(CNN) - A new poll released Sunday indicates Democratic Sen. Sherrod Brown of Ohio has a seven-point advantage over Republican opponent Josh Mandel.
Fifty-two percent of likely voters in the Buckeye State back Brown, while 45% support Mandel, according to the Ohio Newspaper Organization Poll conducted by the University of Cincinnati's Institute for Policy Research.
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Brown expanded his margin over Mandel since the institute conducted a survey last month, when Brown was ahead of his opponent by only one percentage point.
However, two other polls in the last two weeks have also indicated Brown carries a seven point advantage over Mandel.
Brown, elected in 2006, maintains his edge despite a flood of spending from outside conservative groups, including Crossroads GPS and the U.S. Chamber of Commerce.
Earlier this month, Crossroads released a new ad targeting Brown for supporting President Barack Obama's health care reform. The football-themed ad says Ohio has lost more than 280,000 jobs "under (Brown's) leadership" and attacks the senator for supporting President Barack Obama's health care reform.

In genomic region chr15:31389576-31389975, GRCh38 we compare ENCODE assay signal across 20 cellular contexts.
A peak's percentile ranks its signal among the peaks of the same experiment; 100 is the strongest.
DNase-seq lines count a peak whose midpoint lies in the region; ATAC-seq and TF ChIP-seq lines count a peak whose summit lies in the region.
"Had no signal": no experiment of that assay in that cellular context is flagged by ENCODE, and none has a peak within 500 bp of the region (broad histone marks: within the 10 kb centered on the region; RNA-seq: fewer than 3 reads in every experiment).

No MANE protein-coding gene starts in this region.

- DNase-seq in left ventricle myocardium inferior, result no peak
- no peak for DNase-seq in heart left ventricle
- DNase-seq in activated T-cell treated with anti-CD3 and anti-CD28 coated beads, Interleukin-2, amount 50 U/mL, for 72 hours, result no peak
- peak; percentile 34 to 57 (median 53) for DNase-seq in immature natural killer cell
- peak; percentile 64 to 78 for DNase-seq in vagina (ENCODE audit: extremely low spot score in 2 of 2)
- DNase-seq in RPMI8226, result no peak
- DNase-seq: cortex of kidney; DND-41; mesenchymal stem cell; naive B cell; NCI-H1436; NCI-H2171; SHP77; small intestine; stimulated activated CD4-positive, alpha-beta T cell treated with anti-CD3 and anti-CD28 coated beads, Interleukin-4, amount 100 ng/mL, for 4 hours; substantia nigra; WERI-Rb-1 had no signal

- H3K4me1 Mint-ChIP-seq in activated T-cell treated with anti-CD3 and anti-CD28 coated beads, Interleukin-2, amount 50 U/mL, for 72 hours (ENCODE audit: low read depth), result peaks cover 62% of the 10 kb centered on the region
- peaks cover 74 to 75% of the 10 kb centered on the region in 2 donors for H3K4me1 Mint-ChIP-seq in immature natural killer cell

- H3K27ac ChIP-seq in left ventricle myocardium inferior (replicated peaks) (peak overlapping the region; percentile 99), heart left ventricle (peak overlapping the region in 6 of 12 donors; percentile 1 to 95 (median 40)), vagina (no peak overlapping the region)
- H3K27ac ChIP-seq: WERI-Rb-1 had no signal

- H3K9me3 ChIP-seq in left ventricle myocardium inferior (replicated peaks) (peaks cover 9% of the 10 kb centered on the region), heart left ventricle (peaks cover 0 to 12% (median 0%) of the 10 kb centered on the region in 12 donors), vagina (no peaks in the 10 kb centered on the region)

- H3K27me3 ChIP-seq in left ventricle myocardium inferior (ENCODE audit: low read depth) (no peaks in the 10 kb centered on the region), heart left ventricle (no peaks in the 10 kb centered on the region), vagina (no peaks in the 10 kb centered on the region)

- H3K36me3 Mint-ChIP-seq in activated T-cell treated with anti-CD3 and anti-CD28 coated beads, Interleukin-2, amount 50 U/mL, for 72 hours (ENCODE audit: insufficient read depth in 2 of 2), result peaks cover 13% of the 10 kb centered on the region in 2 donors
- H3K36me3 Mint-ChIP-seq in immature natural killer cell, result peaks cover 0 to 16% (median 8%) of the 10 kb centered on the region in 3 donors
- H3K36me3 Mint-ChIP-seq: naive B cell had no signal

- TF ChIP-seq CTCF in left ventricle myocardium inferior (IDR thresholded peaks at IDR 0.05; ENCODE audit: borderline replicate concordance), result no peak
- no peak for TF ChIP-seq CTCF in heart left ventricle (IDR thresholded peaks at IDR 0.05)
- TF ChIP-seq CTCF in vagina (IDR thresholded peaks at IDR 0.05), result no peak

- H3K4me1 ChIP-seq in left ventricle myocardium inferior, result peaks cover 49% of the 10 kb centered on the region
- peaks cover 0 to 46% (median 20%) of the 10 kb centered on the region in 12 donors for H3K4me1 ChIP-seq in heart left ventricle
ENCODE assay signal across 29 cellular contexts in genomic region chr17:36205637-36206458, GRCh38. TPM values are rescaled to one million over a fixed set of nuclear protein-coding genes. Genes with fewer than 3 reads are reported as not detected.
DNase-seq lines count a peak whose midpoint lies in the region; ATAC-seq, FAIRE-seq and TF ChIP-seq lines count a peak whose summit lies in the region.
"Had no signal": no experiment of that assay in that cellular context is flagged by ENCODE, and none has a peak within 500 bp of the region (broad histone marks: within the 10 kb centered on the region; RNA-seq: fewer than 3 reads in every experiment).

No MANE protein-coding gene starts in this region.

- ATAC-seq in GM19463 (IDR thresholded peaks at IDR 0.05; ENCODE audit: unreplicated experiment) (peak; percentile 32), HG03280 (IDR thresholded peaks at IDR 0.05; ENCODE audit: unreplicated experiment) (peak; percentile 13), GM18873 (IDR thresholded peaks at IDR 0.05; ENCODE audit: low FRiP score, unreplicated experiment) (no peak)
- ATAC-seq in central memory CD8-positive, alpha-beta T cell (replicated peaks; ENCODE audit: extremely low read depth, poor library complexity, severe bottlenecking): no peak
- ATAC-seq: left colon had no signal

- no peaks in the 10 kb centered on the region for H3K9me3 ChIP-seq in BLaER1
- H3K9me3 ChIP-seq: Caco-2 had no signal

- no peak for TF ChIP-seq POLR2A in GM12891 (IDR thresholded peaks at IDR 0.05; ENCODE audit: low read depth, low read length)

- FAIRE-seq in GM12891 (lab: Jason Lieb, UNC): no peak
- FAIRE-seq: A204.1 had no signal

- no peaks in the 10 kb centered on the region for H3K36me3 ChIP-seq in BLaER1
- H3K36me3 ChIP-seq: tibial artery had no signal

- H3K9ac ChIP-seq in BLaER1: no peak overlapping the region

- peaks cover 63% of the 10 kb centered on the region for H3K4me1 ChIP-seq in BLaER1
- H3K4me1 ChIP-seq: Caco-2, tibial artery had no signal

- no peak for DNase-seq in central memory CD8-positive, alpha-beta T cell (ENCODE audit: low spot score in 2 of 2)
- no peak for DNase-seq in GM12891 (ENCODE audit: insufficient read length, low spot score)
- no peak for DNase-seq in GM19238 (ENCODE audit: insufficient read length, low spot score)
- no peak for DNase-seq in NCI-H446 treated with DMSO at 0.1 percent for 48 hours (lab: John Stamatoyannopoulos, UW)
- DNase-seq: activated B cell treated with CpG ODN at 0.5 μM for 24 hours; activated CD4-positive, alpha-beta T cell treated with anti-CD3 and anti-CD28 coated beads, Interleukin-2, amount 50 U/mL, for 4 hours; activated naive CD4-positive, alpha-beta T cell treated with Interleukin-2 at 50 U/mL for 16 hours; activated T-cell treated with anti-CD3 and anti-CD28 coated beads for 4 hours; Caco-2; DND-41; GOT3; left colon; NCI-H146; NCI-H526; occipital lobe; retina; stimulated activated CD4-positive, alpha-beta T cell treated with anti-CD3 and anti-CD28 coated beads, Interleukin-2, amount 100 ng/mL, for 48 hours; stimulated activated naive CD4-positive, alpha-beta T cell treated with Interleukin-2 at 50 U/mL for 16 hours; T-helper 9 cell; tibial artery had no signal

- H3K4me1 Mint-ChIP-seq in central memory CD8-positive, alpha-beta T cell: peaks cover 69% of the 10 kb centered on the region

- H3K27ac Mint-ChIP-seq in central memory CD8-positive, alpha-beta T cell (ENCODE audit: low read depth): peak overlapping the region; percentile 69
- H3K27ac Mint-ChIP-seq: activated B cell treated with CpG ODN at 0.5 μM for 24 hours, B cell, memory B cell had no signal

"Ohio just can't compete as long as Sherrod Brown is calling the plays," the ad's narrator says.
Mandel, the state treasurer, hasn't fallen too far behind in fund-raising, however. The Republican has raised $9.9 million this cycle compared to the Democratic incumbent's $11.1 million, according to filings with the Federal Election Commission.
Despite Brown's seven point lead, the contest will likely remain tight in the final 43 days of the campaign.
"The Brown-Mandel race may turn out to be one of the harder races to handicap this fall," said Eric Rademacher, co-director of the Institute for Policy Research, told the Columbus Dispatch.
Political analysts Charles Cook and Stuart Rothenberg rate the race as "leaning Democrat," or in between a "toss up" and "tilting Democrat," respectively.
The University of Cincinnati's Institute for Policy Research questioned 861 likely Ohio voters by telephone between September 13 and September 17. The sampling error is plus or minus 3.3 percentage points.